Quail in different sizes!

Above is a really good photo of a California Quail (Callipepla californica). That “scaled” belly pattern is the giveaway as to which type of quail you’re looking at! Their facial mask, topknot, and striped flanks all make them look similar to my personal favorite, the Gambel’s Quail ( Callipepla gambelii) but the Gambel’s has a solid black patch on it’s belly. There’s a photo of a Gambel’s male just below.

You can see that they must be closely related, and their behavior, diet, and preferred habitat are all very similar. These are definitely dryland birds, and they are found in the SouthWest deserts and drier areas of the US. I grew up hearing the Gambel’s call, and it’s one of the things I miss from home…

This little Northern Bobwhite hen is probably hoping to escape detection by opossums, raccoons, foxes, and coyotes, as well as the odd kestrel that would easily steal a chick. Bobwhites (Colinus virginianus) are common in grasslands and pastures here in the US, although they’ve become pretty uncommon where I’m located now in the Appalachian foothills. The literature I found cites human intervention in wildfires and the introduced fire ant as important factors in their decline.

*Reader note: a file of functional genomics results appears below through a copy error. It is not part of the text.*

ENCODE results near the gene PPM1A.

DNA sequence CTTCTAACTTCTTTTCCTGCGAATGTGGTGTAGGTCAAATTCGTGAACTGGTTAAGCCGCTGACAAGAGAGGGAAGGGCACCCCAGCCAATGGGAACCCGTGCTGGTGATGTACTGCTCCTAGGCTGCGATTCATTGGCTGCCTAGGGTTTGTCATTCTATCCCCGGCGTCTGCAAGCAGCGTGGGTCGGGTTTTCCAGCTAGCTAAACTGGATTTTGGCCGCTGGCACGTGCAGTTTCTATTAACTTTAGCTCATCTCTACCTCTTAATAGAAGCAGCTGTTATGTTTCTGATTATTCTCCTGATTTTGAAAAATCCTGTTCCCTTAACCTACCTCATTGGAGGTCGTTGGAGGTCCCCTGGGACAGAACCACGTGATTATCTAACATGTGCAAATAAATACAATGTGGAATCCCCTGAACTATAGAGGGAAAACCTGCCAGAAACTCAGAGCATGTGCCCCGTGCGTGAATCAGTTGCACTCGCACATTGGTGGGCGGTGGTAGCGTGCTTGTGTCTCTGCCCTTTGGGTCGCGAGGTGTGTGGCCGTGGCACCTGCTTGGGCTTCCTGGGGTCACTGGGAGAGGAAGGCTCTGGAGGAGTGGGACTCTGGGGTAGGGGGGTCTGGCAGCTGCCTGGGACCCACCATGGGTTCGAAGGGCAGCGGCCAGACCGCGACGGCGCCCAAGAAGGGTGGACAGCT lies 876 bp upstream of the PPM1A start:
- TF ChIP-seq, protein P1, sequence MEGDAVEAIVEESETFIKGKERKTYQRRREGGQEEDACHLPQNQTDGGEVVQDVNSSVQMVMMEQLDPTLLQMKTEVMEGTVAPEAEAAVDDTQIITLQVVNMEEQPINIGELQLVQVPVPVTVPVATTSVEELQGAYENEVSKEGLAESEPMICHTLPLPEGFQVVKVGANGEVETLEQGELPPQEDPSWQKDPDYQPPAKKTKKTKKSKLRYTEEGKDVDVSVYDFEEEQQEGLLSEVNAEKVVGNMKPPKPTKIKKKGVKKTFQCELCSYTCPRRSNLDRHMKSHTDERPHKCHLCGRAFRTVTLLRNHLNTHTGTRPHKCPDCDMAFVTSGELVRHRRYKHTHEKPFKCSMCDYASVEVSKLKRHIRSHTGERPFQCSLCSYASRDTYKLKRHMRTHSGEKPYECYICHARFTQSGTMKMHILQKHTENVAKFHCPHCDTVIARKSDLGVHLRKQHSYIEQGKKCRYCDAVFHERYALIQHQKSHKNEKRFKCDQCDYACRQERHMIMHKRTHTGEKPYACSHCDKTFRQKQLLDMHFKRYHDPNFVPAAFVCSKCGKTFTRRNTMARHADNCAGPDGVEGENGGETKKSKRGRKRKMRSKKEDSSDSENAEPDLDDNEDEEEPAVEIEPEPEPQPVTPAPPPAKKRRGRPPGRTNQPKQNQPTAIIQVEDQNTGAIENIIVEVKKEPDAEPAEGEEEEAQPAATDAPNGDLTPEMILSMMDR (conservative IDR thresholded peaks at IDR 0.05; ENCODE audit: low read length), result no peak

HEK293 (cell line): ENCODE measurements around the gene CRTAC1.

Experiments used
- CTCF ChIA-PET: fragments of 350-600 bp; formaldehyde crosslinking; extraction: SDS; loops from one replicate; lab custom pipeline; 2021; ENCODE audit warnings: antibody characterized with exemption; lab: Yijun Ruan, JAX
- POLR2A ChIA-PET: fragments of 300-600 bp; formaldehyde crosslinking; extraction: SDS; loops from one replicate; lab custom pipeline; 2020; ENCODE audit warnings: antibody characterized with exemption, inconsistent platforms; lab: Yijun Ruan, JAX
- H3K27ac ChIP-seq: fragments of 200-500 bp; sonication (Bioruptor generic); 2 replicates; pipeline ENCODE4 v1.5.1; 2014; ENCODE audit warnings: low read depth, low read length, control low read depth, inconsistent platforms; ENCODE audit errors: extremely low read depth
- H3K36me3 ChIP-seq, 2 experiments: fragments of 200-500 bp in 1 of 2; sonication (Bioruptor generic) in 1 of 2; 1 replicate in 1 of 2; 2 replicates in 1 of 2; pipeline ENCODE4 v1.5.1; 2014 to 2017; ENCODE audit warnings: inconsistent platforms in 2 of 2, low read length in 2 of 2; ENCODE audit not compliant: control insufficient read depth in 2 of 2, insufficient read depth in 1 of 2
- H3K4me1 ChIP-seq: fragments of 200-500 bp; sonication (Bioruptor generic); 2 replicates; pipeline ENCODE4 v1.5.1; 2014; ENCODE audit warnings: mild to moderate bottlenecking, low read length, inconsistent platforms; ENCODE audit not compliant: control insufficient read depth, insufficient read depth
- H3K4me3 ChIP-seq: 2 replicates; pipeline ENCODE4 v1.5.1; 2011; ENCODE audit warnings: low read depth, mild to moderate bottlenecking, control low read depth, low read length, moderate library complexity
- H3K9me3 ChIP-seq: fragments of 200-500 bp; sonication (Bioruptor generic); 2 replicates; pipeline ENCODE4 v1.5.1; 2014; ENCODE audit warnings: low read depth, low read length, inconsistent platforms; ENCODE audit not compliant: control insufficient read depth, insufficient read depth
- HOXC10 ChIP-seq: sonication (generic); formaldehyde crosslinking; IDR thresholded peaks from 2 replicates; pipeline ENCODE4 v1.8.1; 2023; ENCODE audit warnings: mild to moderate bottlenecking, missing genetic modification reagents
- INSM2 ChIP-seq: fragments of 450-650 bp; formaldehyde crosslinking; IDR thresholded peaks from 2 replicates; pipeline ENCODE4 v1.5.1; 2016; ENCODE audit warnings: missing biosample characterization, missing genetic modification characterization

We’re looking forward to raising some Bobwhites this year and having extras to be able to release once they’re grown…

And then there are the Button Quail (Coturnix chinensis) that live in the house with the rest of the “tame birds”. They’re called Buttons for good reason! They are so tiny that the eggs are smaller than a nickel, and the babies hatch out as small as my thumbnail! This years we’re starting with about a dozen adult birds, in three different colors. We’ll see how many babies we get grown – they’re very delicate as you’d probably guess.

They have a whole series of names: Chinese Painted Quail, Blue-Breasted Quail, Asian Blue Quail, King Quail and Chung-Chi. They’re the smallest “true quail”, and now come in a wide variety of colors to fascinate the bird breeder and fancier. They’re lively little birds that happily live in the bottoms of the finch and budgie cages, picking up the leftovers and generally minding their own business!

If you love birds, and you’ve got room in an aviary or even an indoor flight cage, I highly recommend Button Quail as a cleanup crew! This time of year they are starting to call, and their BIG “crow” sounds like it should belong to a much bigger bird!

 

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Happy Birding!

As always, feel free to email me at FlamingPurpleJellyfish@gmail.com with comments, corrections, and complaints!

With Grace and Gratitude,

LeslieAnne Hasty

 

 

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